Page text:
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article imageCOVID-19 cases overwhelming ICUs and morgues in California

By Karen Graham     Jan 9, 2021 in Health
Friday was the worst day yet for COVID-19 fatalities in California, as well as in Los Angeles County. The coronavirus surge this winter has deepened beyond the point of overloading hospitals and is now also threatening to overwhelm coroners.
California's Office of Emergency Services announced Thursday that it has launched two new mutual aid plans “to address the fallout from the overwhelming number of cases California is now facing and that is continuing to climb.”
A part of the two plans calls for a multi-casualty plan and a coroner mutual aid plan. To that end, California OES says it is procuring 88 refrigerated trucks that will be distributed across the state to be used as temporary morgues, according to the Sacramento Bee.
California recorded 676deaths from COVID-19 on Friday, including 318 in Los Angeles County. The figures easily top the previous single-day records: 575 deaths in California and 291 in L.A. County, both set on New Year’s Eve.
Friday's record came on the one-year anniversary of L.A. County’s first health alert concerning the coronavirus, according to the Los Angeles Times.
The alert, 12 months ago, describing an “outbreak of pneumonia of unknown etiology in Wuhan City, China" has turned into a year of the world experiencing the “most significant infectious disease” of the last century, said Dr. Paul Simon, chief science officer for the Los Angeles County Department of Public Health.
“The scale of the tragedy associated with this pandemic is unfathomable — even more so because so much of it was preventable,” Simon said during a briefing Friday.
Hospitals overwhelmed
At one hospital in Orange County, Reuters is reporting that ambulances are lined up waiting to get patients into the Intensive Care unit, while patients fill the hallway of the Emergency Room.
In Los Angeles County, coronavirus patients are dying at a rate of one every eight minutes. “When we get filled up with COVID patients, we can’t take care of the community in general,” said Dr. Jim Keany, 54, the managing partner for emergency physicians at Providence Mission Hospital in Mission Viejo. “Every bed is full, every nurse and doctor is occupied taking care of COVID patients.”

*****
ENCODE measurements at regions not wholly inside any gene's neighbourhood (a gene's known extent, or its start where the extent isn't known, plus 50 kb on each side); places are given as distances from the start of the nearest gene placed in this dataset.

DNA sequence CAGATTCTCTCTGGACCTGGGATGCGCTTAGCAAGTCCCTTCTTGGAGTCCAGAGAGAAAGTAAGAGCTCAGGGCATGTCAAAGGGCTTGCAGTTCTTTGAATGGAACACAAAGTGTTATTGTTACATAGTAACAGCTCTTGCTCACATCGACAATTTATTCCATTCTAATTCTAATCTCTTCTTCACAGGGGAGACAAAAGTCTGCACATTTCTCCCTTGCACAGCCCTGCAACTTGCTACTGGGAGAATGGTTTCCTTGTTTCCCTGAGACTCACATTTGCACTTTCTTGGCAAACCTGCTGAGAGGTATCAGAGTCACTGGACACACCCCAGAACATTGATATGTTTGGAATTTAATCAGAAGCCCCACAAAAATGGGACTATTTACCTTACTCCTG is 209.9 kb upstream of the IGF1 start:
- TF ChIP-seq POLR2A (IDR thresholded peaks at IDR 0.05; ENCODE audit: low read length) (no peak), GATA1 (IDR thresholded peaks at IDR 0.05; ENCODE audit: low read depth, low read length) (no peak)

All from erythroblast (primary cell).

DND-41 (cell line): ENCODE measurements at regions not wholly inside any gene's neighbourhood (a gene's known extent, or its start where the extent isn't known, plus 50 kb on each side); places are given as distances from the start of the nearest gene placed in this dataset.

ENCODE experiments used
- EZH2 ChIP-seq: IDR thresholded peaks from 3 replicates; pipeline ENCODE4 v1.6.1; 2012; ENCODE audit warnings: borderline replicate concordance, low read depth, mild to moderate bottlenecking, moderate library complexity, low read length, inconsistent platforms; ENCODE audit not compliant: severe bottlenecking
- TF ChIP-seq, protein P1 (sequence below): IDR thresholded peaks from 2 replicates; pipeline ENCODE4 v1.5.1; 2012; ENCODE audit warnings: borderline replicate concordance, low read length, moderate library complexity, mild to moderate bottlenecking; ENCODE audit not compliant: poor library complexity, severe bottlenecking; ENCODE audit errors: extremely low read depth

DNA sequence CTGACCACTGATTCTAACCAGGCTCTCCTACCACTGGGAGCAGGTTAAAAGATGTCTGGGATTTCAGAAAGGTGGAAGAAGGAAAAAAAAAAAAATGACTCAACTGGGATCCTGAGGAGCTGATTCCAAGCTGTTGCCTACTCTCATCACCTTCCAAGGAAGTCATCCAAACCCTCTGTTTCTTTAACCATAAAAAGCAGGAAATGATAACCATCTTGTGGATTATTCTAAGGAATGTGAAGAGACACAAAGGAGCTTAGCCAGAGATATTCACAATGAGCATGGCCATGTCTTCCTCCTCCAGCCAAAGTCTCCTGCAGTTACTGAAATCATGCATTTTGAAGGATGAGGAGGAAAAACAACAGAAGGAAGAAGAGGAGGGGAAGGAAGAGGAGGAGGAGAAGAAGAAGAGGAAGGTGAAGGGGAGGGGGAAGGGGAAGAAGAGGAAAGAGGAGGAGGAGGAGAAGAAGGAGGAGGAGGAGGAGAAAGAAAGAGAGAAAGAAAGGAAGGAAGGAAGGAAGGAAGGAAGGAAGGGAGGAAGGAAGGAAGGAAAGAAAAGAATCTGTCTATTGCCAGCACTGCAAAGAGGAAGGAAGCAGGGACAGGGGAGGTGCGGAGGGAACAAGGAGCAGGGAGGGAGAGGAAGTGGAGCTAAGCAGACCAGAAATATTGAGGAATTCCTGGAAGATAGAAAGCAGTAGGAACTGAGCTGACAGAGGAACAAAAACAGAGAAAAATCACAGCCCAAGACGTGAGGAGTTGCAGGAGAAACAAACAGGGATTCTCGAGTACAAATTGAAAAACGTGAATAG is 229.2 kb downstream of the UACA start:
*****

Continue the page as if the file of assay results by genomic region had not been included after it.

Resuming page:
As for refrigerated trucks being used as temporary storage for the dead, the L.A. County Coroners Office will be getting 10 morgue trailers, in addition to 12 set up there in April, said spokeswoman Sarah Ardalani.
We are "watching a tsunami approach"
The current wave of coronavirus cases in the state is expected to peak in about a week to 10 days, according to a trade group that represents California hospitals. And even though hospitals are already overwhelmed with patients and ICU beds are in short supply, it will get worse.
“We do anticipate the worst of this is to hit in another week or 10 days and may continue into the month of February,” said Carmela Coyle, president, and chief executive of the California Hospital Association.
“This has been unprecedented for our state, unprecedented for the nation, unprecedented for the world,” she said during a conference call. “But we find ourselves today, in terms of the numbers, at a point where we are standing on a beach and watching a tsunami approach.”
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